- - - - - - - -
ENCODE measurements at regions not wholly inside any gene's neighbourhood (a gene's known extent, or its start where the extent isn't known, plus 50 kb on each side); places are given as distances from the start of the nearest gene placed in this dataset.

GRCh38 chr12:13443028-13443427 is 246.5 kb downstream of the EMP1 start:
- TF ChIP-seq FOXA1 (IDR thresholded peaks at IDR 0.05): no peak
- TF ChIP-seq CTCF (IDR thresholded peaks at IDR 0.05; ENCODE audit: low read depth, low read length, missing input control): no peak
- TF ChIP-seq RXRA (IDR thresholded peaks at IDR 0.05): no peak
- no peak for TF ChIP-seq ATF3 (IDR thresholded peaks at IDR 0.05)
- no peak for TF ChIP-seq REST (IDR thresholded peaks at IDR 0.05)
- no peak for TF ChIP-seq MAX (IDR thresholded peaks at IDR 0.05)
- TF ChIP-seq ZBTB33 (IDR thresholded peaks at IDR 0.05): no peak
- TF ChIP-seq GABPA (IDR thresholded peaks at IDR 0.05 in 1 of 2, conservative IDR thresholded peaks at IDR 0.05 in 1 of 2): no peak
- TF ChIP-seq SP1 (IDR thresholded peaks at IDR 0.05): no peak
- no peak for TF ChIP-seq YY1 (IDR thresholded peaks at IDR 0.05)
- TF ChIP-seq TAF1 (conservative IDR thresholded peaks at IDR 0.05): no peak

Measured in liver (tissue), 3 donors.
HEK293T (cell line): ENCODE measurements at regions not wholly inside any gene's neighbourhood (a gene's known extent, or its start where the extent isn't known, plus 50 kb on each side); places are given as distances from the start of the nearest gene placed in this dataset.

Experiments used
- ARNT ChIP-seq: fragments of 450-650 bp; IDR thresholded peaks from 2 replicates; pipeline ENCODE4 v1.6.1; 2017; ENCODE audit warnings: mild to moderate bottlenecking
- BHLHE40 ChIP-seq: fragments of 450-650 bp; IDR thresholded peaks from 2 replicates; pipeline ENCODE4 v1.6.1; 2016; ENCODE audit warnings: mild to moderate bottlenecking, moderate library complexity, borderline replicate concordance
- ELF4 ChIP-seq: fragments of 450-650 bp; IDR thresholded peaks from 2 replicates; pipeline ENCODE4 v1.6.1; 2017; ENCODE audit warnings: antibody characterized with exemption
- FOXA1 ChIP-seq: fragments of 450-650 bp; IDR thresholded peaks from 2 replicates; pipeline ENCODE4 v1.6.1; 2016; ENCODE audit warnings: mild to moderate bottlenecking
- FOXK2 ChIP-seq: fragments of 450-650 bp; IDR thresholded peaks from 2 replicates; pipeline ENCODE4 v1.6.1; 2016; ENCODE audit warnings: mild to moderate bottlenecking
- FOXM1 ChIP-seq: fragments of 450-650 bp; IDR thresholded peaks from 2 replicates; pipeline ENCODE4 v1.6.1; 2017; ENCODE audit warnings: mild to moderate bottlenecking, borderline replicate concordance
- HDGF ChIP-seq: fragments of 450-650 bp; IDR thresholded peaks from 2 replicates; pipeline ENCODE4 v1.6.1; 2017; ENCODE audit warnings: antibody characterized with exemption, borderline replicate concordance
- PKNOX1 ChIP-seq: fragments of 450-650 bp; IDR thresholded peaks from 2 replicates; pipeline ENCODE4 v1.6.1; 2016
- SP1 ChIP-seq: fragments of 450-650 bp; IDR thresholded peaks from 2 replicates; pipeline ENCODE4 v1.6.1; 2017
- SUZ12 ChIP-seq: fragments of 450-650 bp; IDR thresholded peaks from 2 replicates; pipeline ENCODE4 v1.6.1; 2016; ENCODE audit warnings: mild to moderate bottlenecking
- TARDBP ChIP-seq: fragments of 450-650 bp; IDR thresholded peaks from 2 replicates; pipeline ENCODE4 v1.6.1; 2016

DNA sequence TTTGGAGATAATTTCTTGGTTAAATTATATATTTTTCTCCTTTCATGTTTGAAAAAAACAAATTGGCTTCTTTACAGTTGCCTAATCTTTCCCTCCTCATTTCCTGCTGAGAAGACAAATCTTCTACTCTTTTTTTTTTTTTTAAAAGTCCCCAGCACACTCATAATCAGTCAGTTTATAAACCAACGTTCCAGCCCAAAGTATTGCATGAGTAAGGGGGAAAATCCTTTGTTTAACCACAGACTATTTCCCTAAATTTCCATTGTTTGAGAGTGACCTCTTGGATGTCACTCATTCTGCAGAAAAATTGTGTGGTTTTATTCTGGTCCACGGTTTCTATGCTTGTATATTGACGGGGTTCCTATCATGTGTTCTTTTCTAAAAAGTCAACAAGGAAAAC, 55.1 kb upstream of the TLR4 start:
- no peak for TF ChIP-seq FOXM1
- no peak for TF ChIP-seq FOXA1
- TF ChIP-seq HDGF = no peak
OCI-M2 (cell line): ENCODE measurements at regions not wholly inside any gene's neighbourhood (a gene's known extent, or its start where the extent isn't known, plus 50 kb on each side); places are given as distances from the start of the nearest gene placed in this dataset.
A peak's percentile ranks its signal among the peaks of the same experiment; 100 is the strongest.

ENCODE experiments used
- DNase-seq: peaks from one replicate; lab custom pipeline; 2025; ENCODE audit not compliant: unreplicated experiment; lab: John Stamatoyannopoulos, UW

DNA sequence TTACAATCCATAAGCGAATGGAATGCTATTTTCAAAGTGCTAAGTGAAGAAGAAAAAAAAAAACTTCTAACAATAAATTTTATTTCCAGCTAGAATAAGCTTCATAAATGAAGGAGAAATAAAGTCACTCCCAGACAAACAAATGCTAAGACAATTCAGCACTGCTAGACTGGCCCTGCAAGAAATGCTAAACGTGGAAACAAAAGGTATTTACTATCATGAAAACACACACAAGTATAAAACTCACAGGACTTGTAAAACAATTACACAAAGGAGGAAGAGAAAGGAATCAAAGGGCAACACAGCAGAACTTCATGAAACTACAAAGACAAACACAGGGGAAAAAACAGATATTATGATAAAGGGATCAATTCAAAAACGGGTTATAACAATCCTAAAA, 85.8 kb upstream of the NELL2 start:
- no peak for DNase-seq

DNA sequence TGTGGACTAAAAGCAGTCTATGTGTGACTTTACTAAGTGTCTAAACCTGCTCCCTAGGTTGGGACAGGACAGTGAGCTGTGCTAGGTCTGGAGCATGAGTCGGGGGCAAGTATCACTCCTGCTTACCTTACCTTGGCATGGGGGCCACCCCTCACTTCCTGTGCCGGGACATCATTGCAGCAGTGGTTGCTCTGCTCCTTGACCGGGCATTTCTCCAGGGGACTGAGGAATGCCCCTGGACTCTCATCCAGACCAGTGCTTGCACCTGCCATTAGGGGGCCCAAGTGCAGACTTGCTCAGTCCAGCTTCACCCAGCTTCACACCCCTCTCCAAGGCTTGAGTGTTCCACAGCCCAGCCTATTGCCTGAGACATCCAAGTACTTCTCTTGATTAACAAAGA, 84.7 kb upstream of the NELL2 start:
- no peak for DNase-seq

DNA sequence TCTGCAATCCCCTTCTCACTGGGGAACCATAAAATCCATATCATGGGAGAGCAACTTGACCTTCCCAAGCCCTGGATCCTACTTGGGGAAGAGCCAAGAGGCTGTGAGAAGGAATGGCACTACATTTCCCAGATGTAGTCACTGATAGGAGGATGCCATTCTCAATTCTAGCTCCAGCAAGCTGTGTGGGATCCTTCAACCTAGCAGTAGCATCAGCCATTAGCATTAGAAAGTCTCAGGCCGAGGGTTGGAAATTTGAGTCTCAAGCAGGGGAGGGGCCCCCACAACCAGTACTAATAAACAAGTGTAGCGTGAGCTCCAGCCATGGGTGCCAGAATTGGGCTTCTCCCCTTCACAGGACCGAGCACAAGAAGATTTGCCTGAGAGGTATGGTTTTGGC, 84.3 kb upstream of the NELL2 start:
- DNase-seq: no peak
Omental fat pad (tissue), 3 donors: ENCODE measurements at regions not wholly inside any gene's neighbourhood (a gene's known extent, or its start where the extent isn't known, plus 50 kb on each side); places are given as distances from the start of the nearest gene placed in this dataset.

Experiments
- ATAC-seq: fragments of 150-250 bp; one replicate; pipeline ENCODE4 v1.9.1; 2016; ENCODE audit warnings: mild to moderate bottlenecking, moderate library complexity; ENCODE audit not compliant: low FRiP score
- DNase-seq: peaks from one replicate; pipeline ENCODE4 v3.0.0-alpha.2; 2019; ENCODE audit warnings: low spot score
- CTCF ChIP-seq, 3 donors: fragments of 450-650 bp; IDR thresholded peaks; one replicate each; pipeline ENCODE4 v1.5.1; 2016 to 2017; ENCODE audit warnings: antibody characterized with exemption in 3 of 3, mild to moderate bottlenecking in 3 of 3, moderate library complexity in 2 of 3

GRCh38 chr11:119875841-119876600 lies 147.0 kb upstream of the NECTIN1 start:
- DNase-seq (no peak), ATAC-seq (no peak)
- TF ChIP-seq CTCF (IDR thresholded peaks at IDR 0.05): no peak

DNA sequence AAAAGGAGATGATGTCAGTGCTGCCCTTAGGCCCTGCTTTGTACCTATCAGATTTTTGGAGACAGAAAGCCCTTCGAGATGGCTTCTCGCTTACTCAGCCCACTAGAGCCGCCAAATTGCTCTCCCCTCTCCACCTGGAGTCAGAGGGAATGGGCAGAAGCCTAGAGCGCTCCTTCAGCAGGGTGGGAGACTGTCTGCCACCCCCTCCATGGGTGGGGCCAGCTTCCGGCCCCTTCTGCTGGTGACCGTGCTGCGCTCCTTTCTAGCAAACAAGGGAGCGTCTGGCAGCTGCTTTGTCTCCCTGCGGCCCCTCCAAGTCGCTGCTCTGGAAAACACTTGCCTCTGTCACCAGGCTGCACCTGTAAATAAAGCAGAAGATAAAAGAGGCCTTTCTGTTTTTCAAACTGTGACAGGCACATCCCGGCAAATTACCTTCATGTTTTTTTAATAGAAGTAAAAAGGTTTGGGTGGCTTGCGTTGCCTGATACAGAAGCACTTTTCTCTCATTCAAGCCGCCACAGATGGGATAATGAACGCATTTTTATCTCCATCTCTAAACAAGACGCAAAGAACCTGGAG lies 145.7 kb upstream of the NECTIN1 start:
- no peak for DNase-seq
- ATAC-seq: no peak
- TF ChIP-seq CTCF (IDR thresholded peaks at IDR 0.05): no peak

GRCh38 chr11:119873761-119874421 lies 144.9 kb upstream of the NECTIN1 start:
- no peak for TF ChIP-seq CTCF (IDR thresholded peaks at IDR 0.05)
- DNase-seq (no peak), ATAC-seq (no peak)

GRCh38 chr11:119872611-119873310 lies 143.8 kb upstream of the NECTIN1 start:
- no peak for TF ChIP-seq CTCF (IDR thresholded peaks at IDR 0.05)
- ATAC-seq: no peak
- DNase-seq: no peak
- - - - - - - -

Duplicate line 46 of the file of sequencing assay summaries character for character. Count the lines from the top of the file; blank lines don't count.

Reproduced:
- CTCF ChIP-seq, 3 donors: fragments of 450-650 bp; IDR thresholded peaks; one replicate each; pipeline ENCODE4 v1.5.1; 2016 to 2017; ENCODE audit warnings: antibody characterized with exemption in 3 of 3, mild to moderate bottlenecking in 3 of 3, moderate library complexity in 2 of 3